A Punjab Police delegation can land in Delhi to arrest BJP spokesperson Tajinder Pal Singh Bagga, Delhi Police detains Punjab policemen, but ultimately it’s the Haryana Police that manages to rescue him. A West Bengal Police team can land in Goa and arrest filmmaker and poet Roddur Roy for his critical Facebook post. UP Police arrested two men from Tamil Nadu in the past two years – one who had criticised Modi, another who had threatened to blow up RSS offices.
This constant red-blue tussle manifests itself in other unseemly ways too. Law and order, a state domain, has become a flashpoint between the Centre and the states. In recent years, several states including Maharashtra, West Bengal, Rajasthan, Chhattisgarh among others have defied the BJP government at the Centre by saying no to CBI probes. And the Centre is pushing back by deploying NIA instead, for which it doesn’t need state permission.
What gives a state its colour
Back in the day, Indian states had other kinds of divisions — North vs South, rich vs laggard, high tax paying states vs tax consuming states, the BIMARU states vs performing states. But now, the scorched earth politics enacted daily by contemporary India has changed the nature of the divide.
This is not to say that all the voters living in a state vote similarly. It’s actually the mix of cultural and political attitudes congealed over time that determines the redness or blueness of the state.
Karnataka, of late, is getting a makeover — as the Uttar Pradesh of the South. No, not in terms of its socio-economic indicators, but for the consolidation of conservative Hindutva attitudes for some years now. It’s on display every time the name of Tipu Sultan is invoked; when Hindu groups urge people to boycott halal meat shops during festivals, and when hijab-wearing teenagers are barred from school and heckled.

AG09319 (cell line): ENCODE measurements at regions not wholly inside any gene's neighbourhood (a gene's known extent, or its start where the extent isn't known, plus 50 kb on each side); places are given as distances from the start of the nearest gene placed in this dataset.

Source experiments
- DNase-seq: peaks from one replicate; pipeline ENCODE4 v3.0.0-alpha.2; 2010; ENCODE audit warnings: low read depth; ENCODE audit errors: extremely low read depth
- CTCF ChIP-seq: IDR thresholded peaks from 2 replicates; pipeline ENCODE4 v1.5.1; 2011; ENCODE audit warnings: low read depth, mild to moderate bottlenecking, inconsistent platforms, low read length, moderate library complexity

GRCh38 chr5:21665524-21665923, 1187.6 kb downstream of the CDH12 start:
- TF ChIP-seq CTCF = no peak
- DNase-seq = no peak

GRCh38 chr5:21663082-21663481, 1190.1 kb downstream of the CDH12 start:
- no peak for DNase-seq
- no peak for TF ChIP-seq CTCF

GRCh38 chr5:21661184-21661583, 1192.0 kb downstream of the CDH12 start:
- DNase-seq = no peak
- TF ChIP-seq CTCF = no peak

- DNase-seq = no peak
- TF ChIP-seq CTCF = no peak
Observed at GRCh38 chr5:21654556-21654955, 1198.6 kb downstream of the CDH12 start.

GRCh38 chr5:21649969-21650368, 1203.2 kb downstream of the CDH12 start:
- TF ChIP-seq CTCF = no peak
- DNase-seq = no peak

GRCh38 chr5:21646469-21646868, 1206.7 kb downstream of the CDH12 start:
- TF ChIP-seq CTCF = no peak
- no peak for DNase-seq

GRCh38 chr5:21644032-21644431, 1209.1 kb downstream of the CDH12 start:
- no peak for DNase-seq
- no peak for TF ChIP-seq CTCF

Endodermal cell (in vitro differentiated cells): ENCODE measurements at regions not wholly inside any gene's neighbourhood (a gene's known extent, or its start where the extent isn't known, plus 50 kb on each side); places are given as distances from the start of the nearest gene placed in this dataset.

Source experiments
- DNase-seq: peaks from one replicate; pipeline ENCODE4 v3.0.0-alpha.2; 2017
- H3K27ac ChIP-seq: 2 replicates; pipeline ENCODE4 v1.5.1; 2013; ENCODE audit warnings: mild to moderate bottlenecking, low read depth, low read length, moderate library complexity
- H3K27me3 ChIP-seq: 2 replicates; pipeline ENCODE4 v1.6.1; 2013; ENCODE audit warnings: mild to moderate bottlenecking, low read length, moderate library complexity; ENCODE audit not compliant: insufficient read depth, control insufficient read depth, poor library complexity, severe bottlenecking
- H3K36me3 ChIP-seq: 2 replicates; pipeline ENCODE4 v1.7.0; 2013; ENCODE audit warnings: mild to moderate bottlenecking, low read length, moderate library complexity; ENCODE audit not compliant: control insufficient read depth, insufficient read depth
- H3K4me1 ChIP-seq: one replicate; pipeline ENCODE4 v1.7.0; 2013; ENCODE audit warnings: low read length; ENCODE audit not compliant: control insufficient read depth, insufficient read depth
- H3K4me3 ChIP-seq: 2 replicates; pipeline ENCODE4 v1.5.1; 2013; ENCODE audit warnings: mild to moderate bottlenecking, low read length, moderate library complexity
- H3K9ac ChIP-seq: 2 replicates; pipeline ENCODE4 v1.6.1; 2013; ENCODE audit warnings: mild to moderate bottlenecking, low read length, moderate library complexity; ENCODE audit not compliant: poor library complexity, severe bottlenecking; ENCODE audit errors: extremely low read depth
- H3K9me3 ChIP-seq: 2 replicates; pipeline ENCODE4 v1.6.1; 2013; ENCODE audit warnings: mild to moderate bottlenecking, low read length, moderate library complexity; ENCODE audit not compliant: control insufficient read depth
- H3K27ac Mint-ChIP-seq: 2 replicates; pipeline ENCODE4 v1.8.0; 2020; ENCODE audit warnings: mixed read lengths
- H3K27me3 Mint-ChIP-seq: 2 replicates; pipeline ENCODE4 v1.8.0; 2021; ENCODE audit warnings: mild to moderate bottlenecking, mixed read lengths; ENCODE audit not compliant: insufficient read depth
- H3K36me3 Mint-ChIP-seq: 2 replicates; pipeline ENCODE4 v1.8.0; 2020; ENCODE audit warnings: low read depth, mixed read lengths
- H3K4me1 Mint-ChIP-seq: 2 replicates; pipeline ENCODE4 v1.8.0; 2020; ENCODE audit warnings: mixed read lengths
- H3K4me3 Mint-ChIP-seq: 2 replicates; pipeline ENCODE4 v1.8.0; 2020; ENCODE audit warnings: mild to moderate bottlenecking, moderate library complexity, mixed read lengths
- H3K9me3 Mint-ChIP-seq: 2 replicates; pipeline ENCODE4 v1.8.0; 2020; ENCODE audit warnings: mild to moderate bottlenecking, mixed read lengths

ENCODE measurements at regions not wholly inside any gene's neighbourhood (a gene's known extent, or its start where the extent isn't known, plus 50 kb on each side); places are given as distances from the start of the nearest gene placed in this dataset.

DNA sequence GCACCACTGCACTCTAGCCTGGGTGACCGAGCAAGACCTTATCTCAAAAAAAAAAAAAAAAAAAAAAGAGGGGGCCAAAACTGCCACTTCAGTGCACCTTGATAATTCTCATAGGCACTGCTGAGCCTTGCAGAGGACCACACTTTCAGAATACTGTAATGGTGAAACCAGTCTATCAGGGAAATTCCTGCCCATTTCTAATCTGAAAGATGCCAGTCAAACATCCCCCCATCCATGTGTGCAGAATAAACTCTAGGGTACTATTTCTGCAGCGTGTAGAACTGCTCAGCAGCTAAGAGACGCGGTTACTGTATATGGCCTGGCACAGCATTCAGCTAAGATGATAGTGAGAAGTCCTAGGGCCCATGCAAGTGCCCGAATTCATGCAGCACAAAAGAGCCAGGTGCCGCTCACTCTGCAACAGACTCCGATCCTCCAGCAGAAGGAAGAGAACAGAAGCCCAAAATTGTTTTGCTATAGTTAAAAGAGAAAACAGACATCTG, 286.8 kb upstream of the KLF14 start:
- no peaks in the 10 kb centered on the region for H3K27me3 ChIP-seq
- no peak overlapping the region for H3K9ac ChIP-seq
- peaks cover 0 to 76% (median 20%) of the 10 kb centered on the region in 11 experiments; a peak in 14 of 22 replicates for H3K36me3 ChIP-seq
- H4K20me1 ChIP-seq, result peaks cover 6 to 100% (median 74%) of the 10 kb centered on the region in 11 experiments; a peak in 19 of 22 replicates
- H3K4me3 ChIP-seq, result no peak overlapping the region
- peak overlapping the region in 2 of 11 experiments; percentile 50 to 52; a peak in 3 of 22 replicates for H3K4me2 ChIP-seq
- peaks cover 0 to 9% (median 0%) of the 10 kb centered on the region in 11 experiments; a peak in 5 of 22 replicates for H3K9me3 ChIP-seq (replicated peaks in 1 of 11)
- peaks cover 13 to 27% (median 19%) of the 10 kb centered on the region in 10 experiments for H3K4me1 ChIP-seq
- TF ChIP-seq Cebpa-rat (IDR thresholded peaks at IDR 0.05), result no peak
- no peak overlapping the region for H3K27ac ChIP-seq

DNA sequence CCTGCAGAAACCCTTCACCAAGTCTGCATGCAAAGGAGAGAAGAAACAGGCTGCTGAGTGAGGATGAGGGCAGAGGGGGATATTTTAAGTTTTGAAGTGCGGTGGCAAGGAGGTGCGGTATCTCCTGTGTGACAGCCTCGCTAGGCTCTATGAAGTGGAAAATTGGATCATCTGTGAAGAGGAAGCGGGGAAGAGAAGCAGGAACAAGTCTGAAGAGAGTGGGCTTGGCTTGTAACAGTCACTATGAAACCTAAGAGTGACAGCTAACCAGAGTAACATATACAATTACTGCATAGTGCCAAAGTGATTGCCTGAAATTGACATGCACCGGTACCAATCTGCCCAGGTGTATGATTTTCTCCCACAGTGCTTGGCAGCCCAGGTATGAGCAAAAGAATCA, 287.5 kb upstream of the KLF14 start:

So why is it that you don’t find a Texas Vs California style predictability of ideological politics in India yet? That’s because political attitudes and voting behaviour are still volatile and not set in stone — they constantly form and un-form. Look at BJP’s inroads into Telangana.
One nation, divided states
After the recent Roe v Wade reversal by the US Supreme Court, the country’s red-blue politics is deepening further.
“The increasing divergence—and antagonism—between the red nation and the blue nation is a defining characteristic of 21st-century America. That’s a reversal from the middle decades of the 20th century, when the basic trend was toward greater convergence,” The Atlantic wrote last month.
At least the two trends in the US are half a century apart.
Ironically, the blue states-red states standoff in India is coinciding with a huge nationalistic surge in public mood. And at a time when the BJP is pushing for one nation one tax, one nation one election, one nation one identity card, and one language.
So, unlike the US, convergence and divergence appear to be occurring simultaneously and quite chaotically in India. That’s more than just being broken. It is also a loss of direction for the country. Perhaps, over time, this messy divide will become clearer and maybe along predictable ideological lines — then, we can have minimum government, and the conduct of politics will be smoother.
Rama Lakshmi is the Opinion and Features Editor at ThePrint. She tweets @RamaNewDelhi. Views are personal.